Many thanks for your extensive summary.
However. . . there are holes that a Concord could fly through (if they were still flying).
Oky Doky. This is the concensus of the Sunday BarnParty. The photo is not of Northville Downs. Northville Downs never had the judges quarters on the roof top as pictured. Also, when Northville Downs opened they used a mobile starting gate. This was estimated to be somewhere between 1949 and 1951.
Northville Downs opened in 1944 (at least as shown in the photo I provided) , it's a matter of record.
Previous to that there was a one-mile track at Northville.
The following excerpt from the Dec 12, 1945 Harness Horse:
The first night's meeting was held in 1944, when the paltry sum of $9,000 was the total sum. passing through the Pari Mutuel machines. In comparison with that !lowly beginning the meeting has grown in volume until every week the last three of the recent fall meeting, exceeded $100,000 per night. There are a number of reasons for this remarkable increase, one being the system of starting. Race Secretary Keller inaugurated a plan of having his Starting Judge, Harvey Hartman of Quakertown, Pa., come to the track fen days before the opening for the purpose of schooling the horses that were on hand to race. This plan has -proved effective in producing satisfactory starts which in turn has pleased the patrons of the meeting.
The statistics of the meeting following, give a detailed story of the progress of the 1945 fall meeting.
104 pacers won races at the fall meeting.
55 trotters won races at the fall meeting.
159 horses won races during the thirty-five days of the meeting-believed to stand as a record number of race winners at a meeting of the duration of the Northville Downs meeting.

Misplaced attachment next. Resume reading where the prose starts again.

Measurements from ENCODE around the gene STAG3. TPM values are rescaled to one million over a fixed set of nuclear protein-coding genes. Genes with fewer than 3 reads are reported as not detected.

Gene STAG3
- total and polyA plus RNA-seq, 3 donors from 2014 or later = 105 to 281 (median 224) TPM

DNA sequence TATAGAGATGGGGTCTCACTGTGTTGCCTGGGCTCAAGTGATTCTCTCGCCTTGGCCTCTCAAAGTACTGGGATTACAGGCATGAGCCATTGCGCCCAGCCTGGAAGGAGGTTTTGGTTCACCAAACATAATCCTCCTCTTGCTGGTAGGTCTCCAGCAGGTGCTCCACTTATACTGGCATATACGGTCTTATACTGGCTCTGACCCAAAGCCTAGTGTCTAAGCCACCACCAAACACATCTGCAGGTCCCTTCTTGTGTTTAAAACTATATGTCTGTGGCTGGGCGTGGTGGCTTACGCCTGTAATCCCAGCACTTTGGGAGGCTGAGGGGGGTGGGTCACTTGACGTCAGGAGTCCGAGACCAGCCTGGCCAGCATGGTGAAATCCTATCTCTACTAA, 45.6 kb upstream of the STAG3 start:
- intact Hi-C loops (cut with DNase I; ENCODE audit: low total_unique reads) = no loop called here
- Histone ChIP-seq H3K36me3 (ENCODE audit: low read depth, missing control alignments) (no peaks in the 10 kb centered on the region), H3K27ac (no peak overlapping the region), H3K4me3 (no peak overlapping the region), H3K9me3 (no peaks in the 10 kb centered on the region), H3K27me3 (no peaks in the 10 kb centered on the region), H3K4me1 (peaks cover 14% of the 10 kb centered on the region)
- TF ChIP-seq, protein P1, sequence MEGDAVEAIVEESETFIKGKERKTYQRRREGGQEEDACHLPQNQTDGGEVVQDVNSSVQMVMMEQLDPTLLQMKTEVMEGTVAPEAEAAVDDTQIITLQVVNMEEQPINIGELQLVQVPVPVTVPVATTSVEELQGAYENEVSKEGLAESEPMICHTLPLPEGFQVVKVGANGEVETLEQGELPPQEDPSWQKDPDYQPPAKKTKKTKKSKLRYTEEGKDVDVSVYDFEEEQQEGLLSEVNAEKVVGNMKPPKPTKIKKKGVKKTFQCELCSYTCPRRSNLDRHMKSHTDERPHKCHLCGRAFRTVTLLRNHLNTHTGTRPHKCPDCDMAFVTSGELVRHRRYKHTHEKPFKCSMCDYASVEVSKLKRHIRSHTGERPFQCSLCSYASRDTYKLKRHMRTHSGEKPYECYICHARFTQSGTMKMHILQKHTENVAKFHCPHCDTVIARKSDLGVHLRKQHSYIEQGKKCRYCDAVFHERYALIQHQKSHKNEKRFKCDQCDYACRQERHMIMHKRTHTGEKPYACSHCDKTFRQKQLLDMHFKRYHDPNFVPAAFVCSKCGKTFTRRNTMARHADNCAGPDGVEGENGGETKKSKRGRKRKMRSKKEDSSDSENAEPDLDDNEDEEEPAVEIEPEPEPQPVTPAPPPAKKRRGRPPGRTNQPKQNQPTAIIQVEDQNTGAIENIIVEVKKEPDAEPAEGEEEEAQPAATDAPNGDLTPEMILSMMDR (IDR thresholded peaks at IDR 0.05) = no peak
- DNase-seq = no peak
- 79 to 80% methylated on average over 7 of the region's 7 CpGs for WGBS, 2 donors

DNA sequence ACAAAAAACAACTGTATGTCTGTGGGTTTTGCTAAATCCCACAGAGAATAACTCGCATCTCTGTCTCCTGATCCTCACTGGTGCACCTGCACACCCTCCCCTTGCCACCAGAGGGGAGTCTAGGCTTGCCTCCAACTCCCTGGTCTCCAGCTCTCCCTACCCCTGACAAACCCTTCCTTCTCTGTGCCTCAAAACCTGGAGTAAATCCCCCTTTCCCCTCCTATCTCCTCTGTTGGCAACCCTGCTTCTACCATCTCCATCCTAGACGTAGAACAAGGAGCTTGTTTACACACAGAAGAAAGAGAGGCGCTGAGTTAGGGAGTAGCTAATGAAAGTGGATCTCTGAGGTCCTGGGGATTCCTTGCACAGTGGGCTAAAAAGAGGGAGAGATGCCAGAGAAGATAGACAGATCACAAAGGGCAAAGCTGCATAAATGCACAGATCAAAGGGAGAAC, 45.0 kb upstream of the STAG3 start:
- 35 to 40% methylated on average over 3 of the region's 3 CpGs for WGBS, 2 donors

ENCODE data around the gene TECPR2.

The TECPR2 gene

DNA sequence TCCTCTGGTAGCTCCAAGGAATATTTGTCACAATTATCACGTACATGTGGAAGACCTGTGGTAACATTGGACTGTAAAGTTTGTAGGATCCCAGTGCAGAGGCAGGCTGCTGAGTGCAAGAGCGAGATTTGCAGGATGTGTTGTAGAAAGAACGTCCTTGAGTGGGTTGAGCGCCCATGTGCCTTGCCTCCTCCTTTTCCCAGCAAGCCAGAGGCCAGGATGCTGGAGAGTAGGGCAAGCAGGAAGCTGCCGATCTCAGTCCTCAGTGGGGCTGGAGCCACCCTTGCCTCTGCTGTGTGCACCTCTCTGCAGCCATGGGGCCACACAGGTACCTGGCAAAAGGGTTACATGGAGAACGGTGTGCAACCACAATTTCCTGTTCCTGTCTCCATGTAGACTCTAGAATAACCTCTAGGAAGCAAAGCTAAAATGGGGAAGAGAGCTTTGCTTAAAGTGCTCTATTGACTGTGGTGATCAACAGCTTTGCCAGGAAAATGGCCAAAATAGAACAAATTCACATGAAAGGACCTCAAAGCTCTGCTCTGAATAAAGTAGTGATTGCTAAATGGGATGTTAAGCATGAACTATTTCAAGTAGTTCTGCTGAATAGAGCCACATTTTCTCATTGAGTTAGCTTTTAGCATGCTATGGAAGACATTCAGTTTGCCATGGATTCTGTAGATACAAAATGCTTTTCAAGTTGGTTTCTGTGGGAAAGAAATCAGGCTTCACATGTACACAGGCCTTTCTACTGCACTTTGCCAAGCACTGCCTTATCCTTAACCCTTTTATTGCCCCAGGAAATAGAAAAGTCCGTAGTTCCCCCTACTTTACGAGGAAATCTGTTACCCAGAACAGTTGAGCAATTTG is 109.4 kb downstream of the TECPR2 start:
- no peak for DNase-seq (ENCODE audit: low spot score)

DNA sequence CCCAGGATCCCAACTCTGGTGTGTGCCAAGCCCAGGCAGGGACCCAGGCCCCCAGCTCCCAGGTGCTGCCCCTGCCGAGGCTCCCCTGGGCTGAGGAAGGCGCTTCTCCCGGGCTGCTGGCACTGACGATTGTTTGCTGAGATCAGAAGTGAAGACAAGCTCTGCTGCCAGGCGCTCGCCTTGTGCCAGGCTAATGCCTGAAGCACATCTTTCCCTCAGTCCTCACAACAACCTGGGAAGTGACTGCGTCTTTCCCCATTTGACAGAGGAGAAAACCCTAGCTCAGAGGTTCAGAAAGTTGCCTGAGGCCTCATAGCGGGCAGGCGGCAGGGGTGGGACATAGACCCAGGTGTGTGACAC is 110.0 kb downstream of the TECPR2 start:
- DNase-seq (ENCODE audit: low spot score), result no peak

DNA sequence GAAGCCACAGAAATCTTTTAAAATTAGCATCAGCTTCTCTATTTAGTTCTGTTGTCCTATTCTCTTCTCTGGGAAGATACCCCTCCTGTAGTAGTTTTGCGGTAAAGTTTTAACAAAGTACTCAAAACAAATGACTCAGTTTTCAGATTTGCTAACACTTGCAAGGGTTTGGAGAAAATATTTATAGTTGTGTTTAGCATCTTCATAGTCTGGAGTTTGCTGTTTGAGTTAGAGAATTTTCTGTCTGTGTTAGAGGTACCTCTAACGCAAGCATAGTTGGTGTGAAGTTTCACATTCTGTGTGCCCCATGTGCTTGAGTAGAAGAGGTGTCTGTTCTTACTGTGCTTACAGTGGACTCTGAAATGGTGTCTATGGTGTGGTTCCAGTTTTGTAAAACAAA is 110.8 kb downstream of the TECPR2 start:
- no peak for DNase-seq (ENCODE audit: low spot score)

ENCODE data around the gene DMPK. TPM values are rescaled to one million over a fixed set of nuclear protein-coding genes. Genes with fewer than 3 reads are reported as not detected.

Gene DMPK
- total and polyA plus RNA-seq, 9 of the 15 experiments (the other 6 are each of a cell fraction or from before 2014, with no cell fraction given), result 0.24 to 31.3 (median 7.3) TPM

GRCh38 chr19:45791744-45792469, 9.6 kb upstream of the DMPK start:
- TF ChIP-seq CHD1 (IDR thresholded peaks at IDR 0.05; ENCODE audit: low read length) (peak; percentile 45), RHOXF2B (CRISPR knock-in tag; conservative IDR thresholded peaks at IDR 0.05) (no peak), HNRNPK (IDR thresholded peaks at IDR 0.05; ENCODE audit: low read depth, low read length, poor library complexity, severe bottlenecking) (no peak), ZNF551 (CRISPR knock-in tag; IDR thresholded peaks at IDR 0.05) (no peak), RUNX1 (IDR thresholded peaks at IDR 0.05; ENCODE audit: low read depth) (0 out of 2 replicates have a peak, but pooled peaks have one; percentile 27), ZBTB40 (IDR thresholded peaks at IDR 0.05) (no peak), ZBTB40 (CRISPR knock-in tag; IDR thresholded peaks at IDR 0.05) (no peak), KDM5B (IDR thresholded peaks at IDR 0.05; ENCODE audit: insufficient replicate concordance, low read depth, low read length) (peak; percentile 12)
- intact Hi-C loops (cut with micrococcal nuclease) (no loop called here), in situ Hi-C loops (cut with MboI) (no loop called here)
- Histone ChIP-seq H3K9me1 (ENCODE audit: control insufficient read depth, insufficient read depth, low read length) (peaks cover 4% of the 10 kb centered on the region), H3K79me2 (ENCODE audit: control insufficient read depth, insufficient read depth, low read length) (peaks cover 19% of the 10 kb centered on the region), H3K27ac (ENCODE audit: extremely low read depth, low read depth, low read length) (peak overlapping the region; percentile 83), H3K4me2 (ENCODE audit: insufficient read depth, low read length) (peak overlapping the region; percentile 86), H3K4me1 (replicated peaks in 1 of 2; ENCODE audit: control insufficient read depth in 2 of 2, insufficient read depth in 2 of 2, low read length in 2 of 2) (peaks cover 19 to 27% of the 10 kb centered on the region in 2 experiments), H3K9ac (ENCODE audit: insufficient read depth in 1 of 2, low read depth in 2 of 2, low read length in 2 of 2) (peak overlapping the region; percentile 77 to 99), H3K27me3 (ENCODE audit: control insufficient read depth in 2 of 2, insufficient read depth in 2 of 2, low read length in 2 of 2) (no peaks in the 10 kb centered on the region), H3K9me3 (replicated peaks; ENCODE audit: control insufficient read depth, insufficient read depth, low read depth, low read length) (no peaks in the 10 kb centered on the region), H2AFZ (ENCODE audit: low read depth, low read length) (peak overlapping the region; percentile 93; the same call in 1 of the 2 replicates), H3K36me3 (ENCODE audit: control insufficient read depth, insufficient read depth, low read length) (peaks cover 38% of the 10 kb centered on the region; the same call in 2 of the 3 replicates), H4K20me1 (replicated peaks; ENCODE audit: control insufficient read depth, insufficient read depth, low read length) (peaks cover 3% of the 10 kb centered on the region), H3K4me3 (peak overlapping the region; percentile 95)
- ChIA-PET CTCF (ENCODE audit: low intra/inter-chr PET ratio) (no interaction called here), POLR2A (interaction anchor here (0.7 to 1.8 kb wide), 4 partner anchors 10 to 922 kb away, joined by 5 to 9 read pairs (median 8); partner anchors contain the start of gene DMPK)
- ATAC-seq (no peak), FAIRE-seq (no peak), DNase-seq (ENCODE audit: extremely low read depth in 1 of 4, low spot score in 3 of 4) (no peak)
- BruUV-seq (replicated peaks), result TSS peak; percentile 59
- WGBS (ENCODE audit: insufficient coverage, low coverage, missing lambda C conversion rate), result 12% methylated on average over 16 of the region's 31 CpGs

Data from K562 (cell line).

However, and interestingly, the gate that is shown in the photo (couldn't identify the track) was called the Smith Gate. It was the width of a track and was rigged on a "track system" that ran the length of the stretch. It would move forward at an increasing speed until the start. When it swung open, the outside horses had the advantage as it opened outside first ... opening finally toward the rail until stopping after an official start point.
The Smith Gate didn't look like the photo I provided, rather that is a "barrier gate".
The Smith Gate was used at Maywood for a while, I've a photo of that.
Smith gate sat much lower (referring to the portion which was overhung on the track).
Also used for a time at Good Time Park, Buffalo Raceway and even Hollywood Park and more.
A Good website for mobile gates with more than 250 photo's is Mike's mobilestartinggates
Coincidentally, "The Hill" was a term used to refer to some backside Northville stabling up until 1976 or 1977. While there was stabling nearer to the race track itself (as Wilderness stated) .... "The Hill" had very skimpy accommodations for stablers (mostly for those that didn't race there) and was off the official grounds just southwest and across two main streets. Apparently, while there was electricty and water, there was little winter shelter. Folks stabled there had to box in their own stalls with scrap wood, plastic, whatever. There was a jogging track also that was maintained once a week. The best part (as it was told to me) was a full breakfast for .99 cents at a small kitchen. Coffee was .10 cents. Beer was always in the fridge and you had to put $1 in the coffee can for each beer taken from the fridge.
There may have in fact been a portion of the barn area referred to as "the hill", however so was public portion of the track in which the building in the photo I provided.
I know nothing of the prices on the backstretch and frankly I've never inquired, however I'm sure I could find out if necessary.
The stable area across Seven Mile, existed into the 80's at least. There was (perhaps still is) a guard shack at the traffic light, which was there to hold traffic, while the horses crossed the road an accessed the ramp onto the track. My friends mare as a 4YO reared and fell off the ramp in late 1982.
BTW, the "two main streets' are Seven Mile Road and Sheldon Road.
How's that for Harness folk-lore? The photo, the hill, the gate ... all twisted together but harness history all the same.